School Violence and Social and Legal Indiscipline in Cuba / Dayanara Vega, Cuban Law Association

By Dayanara Vega

School violence is considered an intentional act or omission that is hurtful and practiced among members of the educational community (students, professors, parents, entry-level employees) and that is done within the physical space of school facilities and other spaces directly related to the school (areas surrounding the school or places where extracurricular acitivies are carried out).

An extreme and characteristic form of school violence present among students is school bullying.

Scientific studies mark the following as principal risk factors that give rise to school violence in the lives of members of the educational community:

– Social exclusion or the feeling of being excluded

– The absence of boundaries for proper social behavior

– The constant exposure to violence reflected in social media, which in Cuba is observed in TV serials and certain novels that superficially touch on the theme.

– The integration into gangs that use violence as a form of ordinary behavior.

– The justification of violence in society or in the social atmosphere to which that person belongs.

– Family problems such as violence (divorce, domestic violence)

School bullying can become physical.

School assault (also known as school harassment or by the English term, “bullying”) is any form of psychological, verbal, or physical mistreatment repeatedly practiced among members of the school for a certain amount of time.

Statistically, the dominant form of violence is emotional and is mainly in the class and the courtyard of the school. The protagonists tend to be boys and girls on the verge of entering adolescence (12-13 years), with a slightly higher percentage of girls being the victims.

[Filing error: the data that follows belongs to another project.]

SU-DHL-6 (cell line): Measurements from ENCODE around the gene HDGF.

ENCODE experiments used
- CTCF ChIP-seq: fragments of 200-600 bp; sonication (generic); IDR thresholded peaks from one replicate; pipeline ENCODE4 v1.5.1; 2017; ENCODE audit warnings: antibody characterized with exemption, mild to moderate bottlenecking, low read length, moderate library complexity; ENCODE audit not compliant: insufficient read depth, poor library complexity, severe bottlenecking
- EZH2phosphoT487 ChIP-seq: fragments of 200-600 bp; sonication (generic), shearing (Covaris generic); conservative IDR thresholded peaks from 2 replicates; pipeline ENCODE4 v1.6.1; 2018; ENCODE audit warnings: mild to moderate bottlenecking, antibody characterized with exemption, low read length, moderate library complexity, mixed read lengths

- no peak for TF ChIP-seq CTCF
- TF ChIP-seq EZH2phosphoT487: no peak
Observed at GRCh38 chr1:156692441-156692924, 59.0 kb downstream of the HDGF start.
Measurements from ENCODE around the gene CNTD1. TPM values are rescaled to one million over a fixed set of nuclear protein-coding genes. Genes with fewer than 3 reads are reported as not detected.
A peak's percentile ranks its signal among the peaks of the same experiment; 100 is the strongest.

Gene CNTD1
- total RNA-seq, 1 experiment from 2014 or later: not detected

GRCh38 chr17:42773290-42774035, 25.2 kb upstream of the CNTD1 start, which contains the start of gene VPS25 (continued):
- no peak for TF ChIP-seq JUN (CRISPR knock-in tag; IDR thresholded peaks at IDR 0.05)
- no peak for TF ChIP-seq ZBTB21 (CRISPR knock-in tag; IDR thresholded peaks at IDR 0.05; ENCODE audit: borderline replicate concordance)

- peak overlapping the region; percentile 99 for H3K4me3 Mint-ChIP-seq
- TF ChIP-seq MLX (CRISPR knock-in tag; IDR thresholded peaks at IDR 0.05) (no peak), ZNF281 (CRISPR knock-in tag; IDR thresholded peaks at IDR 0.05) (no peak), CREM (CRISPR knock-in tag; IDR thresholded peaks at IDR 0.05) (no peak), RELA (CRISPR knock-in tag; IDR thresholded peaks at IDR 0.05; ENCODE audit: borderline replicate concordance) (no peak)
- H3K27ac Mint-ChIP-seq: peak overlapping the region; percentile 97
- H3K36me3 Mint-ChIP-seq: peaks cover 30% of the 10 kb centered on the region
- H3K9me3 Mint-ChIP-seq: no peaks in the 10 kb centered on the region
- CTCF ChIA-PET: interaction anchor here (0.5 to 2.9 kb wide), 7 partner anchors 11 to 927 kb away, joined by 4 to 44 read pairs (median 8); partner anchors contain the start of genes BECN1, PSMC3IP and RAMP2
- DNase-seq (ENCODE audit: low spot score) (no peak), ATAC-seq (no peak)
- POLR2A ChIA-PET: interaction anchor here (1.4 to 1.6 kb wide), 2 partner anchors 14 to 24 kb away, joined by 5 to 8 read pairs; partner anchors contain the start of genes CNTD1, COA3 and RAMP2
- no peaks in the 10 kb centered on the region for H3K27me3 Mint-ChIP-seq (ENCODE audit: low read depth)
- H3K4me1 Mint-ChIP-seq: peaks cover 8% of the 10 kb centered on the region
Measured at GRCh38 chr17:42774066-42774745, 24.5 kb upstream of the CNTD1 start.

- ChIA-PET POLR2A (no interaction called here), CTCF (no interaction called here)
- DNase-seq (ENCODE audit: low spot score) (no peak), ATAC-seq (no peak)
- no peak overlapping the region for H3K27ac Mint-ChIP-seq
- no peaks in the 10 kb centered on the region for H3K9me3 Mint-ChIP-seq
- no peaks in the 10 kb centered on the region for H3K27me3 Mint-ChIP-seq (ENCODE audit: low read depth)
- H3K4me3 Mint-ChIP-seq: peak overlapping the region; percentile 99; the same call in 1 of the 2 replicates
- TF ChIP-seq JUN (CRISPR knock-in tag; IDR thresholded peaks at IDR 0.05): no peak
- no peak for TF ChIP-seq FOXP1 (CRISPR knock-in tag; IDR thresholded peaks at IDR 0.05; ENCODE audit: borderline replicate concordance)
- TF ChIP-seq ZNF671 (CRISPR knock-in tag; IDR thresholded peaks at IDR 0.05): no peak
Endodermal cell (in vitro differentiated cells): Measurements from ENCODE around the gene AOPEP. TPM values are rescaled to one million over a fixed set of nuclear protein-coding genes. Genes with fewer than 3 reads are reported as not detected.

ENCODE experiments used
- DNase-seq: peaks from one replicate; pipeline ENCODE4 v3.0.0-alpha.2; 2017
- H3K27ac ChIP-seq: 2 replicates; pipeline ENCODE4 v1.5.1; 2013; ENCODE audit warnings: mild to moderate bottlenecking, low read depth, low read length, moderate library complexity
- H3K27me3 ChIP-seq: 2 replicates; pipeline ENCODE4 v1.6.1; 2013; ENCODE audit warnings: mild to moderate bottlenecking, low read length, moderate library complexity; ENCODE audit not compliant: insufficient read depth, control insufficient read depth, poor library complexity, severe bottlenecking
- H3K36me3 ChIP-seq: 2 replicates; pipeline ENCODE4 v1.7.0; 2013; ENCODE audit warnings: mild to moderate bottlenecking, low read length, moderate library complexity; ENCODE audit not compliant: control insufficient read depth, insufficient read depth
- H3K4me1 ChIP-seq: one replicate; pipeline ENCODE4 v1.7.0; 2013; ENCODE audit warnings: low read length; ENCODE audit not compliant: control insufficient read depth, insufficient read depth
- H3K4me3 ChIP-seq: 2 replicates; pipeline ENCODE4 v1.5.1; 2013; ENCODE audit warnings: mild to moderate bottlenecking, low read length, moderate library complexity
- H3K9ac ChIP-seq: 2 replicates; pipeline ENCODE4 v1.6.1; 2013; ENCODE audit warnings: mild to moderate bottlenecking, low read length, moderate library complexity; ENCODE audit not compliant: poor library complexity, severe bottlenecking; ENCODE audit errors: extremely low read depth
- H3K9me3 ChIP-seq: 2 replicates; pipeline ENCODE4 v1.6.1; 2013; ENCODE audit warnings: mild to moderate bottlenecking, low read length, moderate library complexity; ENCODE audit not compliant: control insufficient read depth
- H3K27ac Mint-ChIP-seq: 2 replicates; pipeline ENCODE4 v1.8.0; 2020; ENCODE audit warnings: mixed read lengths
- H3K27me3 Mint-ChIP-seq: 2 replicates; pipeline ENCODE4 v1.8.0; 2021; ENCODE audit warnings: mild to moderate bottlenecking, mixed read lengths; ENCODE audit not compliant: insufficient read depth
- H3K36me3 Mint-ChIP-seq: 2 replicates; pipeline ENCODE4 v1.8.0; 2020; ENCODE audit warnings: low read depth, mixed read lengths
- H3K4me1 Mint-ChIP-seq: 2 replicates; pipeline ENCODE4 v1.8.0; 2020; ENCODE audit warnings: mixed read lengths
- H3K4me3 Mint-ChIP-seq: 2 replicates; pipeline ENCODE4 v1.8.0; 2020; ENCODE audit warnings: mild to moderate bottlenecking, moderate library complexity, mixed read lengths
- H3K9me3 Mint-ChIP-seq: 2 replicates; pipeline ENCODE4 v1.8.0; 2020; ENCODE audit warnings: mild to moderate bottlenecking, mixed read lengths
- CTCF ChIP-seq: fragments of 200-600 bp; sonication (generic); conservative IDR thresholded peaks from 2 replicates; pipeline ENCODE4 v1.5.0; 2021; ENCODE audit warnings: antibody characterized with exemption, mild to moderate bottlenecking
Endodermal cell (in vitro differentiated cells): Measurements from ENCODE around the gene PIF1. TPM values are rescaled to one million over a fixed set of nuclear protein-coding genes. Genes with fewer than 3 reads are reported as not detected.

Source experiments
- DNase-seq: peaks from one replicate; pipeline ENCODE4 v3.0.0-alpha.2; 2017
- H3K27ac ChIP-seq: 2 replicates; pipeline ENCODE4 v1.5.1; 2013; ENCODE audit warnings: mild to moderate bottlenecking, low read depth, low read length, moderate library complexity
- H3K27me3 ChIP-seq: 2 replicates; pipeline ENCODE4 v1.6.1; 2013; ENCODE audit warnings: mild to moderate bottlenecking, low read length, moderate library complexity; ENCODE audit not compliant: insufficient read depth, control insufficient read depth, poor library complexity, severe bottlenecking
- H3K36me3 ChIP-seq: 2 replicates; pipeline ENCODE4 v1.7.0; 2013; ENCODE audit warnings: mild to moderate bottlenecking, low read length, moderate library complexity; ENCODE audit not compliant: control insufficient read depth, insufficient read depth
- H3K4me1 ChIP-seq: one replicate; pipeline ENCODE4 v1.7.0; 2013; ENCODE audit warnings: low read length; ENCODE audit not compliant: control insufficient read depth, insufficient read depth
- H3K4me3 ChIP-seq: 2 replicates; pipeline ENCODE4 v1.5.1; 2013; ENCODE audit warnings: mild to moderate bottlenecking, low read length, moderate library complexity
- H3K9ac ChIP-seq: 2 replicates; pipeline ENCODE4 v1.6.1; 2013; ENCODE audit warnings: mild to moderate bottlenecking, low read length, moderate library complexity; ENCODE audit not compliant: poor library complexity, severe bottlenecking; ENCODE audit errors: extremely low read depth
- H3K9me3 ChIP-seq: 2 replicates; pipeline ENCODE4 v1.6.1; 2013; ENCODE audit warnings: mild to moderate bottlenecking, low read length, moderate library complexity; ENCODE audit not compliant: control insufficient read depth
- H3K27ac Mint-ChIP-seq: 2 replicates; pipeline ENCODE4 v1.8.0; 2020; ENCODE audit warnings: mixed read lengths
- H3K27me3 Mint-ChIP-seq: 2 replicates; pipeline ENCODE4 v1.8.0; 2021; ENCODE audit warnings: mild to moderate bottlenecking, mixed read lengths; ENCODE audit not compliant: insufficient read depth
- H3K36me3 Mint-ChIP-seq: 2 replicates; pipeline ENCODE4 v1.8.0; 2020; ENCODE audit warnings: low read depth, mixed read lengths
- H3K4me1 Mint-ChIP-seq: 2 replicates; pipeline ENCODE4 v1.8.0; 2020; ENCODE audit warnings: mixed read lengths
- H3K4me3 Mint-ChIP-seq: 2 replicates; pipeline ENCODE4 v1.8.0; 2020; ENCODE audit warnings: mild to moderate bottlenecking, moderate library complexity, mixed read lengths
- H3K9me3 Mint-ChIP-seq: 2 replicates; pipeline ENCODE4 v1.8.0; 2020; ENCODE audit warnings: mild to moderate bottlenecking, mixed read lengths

School bullying is a type of torture, methodical and systematic, in which the agressor abuses the victim often with silence, indifference, or with the complicity of other schoolmates.

This kind of violence is characterized by a repetition that aims to intimidate the victim, implicating an abuse of power exercised by a more powerful aggresor (the strength may be real or perceived). The mistreated subject is left physically and emotionally exposed before his aggresor, generating a series of psychological consequences (although these do not form part of the diagnosis); it is common for the victim to be afraid to attend school and to demonstrate nervousness, sadness, or loneliness in his or her daily life. In some cases, the difficulty of the situation can give rise to suicidal thoughts and their materialization, as consequences of harassment.

In our country we customarily blame external sources for social indiscipline and do not look within ourselves to see how we have lost values that are at the core of the family; the fundamental unit of society.

The state does not take responsibility since the Geneva Convention exists to protect youth and adolescents and Cuba forms a part of it yet does not enact real judicial actions whose aim is to put the brakes on this social evil.

Translated by: Bianca Martinez

7 July 2014